Council delays vote on Catholic housing plan

Mayor Sly James managed debate on the controversial housing project proposed by the Catholic Diocese.

Mayor Sly James managed debate on the controversial housing project proposed by the Catholic Diocese.

The city council today delayed for a month a controversial proposal for religious housing on Troost Avenue, putting it in the hands of the next council.

In its final meeting, the council passed a resolution that also ordered both sides to meet with an impartial mediator and try to work out an agreement.

On Aug. 20, the matter can come back before a city council with nine new members.

The dispute over the project at 53rd Street and Troost Avenue is the most bitter in more than a decade, council members said.

For three years the Catholic Diocese of Kansas City-St. Joseph has pushed the project opposed by neighborhood leaders and parishioners of St. Francis Xavier Parish.

Councilman Ed Ford said, “It pains me as a Kansas Citian to see this level of hatred shown by the parishioners to the church and the church to the parishioners.”

The city plan commission, an advisory body, cited massive opposition in rejecting the project three times.

The plan calls for demolition of the former St. Francis Xavier school to build 85 apartments, with the church remaining on the northern edge of the five-acre site.

Opponents had wanted to reuse the school and objected to density, parking and other development details.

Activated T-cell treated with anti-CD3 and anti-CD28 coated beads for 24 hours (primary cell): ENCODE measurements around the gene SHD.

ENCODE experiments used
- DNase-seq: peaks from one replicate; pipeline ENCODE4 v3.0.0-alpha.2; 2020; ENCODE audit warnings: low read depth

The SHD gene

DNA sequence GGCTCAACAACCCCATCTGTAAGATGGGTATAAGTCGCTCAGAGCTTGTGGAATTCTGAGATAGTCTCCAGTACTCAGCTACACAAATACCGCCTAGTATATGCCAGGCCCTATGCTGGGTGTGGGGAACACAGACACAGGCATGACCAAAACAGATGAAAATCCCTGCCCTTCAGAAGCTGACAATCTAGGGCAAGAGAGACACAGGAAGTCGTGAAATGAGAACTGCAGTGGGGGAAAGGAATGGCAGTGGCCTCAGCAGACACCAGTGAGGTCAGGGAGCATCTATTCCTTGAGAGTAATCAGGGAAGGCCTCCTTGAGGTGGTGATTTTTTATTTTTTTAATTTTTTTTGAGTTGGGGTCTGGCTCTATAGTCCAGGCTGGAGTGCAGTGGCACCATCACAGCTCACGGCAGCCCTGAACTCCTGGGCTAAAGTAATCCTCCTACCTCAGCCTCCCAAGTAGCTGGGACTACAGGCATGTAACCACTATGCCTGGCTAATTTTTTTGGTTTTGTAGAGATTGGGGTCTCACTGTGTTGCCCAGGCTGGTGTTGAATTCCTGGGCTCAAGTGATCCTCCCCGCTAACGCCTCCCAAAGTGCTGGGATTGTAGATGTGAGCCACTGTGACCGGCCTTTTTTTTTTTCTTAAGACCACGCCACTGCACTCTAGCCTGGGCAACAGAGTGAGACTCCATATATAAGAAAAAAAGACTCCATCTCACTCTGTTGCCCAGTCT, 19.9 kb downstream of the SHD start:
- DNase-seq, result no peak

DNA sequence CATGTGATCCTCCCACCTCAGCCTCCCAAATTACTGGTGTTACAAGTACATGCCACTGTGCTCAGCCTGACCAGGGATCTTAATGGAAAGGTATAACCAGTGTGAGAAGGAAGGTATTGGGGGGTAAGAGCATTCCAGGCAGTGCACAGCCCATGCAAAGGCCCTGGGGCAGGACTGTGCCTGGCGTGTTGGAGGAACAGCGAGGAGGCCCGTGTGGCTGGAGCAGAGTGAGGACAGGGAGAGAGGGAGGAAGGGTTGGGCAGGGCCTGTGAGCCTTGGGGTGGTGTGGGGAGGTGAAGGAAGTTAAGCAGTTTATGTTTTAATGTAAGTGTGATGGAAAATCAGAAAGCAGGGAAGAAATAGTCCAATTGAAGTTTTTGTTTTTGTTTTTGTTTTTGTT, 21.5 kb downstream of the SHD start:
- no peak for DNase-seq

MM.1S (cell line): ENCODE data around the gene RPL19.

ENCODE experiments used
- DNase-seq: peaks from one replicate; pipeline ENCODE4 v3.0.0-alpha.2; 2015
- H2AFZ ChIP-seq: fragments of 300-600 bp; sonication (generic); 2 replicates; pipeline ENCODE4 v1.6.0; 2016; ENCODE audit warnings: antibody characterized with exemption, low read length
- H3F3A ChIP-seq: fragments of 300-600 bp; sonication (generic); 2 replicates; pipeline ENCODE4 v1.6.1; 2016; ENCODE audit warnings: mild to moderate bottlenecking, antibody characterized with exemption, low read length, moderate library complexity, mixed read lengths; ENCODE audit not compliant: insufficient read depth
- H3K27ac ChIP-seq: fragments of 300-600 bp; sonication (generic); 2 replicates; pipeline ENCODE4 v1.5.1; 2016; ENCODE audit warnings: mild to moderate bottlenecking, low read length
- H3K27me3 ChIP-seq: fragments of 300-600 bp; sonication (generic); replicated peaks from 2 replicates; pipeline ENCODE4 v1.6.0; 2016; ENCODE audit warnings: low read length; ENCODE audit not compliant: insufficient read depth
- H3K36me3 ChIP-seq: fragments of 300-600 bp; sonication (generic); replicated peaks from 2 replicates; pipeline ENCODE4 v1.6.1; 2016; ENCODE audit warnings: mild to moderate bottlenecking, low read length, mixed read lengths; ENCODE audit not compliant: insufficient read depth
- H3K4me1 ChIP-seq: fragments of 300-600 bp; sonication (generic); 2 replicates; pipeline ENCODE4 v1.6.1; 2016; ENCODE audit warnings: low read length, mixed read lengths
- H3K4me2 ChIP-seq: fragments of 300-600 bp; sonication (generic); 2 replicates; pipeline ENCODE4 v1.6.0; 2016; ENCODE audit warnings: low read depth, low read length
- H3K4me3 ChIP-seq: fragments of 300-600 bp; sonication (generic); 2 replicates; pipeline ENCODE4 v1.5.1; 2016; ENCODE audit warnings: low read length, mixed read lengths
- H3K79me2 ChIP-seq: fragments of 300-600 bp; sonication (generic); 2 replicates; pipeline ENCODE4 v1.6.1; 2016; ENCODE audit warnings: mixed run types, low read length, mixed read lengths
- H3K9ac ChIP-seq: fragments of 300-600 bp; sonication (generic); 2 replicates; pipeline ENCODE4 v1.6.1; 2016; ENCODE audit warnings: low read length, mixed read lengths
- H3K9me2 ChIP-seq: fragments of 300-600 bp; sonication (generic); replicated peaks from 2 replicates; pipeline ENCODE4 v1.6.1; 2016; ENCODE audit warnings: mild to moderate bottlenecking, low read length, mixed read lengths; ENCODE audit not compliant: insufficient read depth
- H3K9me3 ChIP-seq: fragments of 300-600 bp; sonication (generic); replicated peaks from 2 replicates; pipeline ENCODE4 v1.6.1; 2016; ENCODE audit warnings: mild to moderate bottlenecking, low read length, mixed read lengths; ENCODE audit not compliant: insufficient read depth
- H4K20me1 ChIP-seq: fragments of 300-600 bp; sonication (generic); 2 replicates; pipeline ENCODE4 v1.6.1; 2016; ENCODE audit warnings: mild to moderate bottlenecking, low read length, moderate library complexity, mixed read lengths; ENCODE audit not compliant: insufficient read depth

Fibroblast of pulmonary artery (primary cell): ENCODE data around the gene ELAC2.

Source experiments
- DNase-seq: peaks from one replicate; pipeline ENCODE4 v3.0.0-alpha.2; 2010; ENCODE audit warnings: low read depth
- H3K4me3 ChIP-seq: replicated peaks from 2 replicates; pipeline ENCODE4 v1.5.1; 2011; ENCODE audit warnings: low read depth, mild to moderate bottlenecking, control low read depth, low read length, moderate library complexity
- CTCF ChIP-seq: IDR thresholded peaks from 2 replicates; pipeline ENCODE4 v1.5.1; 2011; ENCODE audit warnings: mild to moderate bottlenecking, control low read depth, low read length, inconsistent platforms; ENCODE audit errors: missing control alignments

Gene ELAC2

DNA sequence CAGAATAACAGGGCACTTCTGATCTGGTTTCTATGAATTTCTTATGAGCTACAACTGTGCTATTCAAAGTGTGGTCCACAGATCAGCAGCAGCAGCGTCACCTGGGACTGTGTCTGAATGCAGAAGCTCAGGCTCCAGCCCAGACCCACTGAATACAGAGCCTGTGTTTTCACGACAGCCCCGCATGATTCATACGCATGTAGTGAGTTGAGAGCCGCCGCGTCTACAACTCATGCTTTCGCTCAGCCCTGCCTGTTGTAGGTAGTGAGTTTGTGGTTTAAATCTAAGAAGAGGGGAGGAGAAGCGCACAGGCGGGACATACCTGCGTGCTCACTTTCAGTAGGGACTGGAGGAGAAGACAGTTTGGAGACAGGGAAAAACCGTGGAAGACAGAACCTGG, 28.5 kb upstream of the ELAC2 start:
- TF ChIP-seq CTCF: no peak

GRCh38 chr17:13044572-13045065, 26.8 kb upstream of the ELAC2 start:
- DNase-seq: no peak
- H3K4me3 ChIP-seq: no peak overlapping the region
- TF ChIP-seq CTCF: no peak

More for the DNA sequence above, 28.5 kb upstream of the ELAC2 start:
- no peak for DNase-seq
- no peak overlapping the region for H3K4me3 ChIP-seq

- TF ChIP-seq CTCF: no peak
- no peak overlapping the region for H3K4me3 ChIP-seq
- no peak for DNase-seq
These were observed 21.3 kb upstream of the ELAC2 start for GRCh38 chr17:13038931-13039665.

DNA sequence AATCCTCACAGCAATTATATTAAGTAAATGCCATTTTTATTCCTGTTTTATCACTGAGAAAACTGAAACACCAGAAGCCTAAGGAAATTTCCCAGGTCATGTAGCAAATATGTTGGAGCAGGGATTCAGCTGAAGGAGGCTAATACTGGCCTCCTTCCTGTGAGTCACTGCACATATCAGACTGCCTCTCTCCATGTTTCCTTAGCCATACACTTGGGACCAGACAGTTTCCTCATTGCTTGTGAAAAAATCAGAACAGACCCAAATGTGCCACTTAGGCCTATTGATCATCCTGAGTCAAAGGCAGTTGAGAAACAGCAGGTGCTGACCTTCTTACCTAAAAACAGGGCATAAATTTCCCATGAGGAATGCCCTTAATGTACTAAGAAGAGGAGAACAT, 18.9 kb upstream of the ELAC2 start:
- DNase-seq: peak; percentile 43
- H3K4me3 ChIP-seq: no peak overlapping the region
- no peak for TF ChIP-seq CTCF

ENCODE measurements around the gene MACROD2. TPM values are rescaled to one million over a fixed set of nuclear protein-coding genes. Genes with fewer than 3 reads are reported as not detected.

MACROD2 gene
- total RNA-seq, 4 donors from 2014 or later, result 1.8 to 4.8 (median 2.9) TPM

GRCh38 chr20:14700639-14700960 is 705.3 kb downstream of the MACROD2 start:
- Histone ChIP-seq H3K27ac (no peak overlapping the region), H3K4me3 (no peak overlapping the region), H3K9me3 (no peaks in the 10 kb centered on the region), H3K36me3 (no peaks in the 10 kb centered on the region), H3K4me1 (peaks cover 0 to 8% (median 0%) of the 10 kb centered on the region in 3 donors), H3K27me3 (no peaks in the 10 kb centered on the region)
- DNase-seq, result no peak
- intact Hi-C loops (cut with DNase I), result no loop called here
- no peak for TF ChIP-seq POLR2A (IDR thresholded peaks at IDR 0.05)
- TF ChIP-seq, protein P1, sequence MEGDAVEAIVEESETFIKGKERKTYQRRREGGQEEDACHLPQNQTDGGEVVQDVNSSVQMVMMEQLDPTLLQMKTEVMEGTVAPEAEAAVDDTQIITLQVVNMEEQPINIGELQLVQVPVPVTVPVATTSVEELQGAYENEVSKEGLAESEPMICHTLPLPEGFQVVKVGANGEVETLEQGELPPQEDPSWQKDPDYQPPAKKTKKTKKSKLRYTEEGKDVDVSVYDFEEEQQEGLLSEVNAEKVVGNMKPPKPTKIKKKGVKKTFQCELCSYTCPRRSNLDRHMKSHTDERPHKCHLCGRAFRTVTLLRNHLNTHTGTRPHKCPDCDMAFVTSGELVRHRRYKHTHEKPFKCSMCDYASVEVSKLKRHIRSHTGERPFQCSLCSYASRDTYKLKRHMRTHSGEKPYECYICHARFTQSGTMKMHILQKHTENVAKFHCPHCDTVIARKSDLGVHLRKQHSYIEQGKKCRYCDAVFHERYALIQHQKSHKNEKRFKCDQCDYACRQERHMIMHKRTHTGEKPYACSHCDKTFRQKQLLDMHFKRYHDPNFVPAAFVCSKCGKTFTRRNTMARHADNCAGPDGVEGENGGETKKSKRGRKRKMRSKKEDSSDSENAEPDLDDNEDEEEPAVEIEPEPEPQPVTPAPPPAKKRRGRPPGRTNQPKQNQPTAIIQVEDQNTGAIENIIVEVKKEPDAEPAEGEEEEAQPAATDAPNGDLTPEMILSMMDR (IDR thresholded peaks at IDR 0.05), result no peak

Cindy Circo, mayor pro tem, today stood with Fourth District Council Member Jan Marcason firmly against the project.

“This will only be something that continues to tear at the fabric of the community,” Circo said.

Councilman John Sharp said he hoped some compromise could be achieved with a neutral party working with some of the most progressive neighborhoods in the city.

If the project is denied, lawyers for the diocese have said they will sue the city and win.

Councilman Jim Glover said of the delay, “Even if it comes out with no more changes, we will have both parties in the room having to listen to each other and a third impartial person reporting to the council.”

Councilman Scott Wagner, who will remain on the new council, said a negotiated agreement would be good because who knows what the new council will do.

The impartial mediator is critical, he said. “This needs to be done by someone with no skin in the game because the emotions are high.”

One Comment

  1. Greg Patterson says:

    As a property owner in the University District in this part of Troost, we appreciate the wise decision of this Mayor and City Council to delay this ill-conceived project. We all have worked long and hard to revitalize this area. Integral to that goal are the plans of local residents and property owners as well as the plans of the 2 universities and the Troost Corridor Plan, the latter adopted by the City roughly 10 years ago. Last year the City adopted the Rockhurst University Master Plan after months of community work. Priority to that the neighbors worked with UMKC to adopt a master plan that includes property on the westside of Troost north and south of this site.

    These 3 planning processes exhibit how to work together.

    The “Bishop Finn housing plan” of the Diocese is an example of how not to do community-based planning. Perhaps new leadership in the Diocese will be more enlightened.

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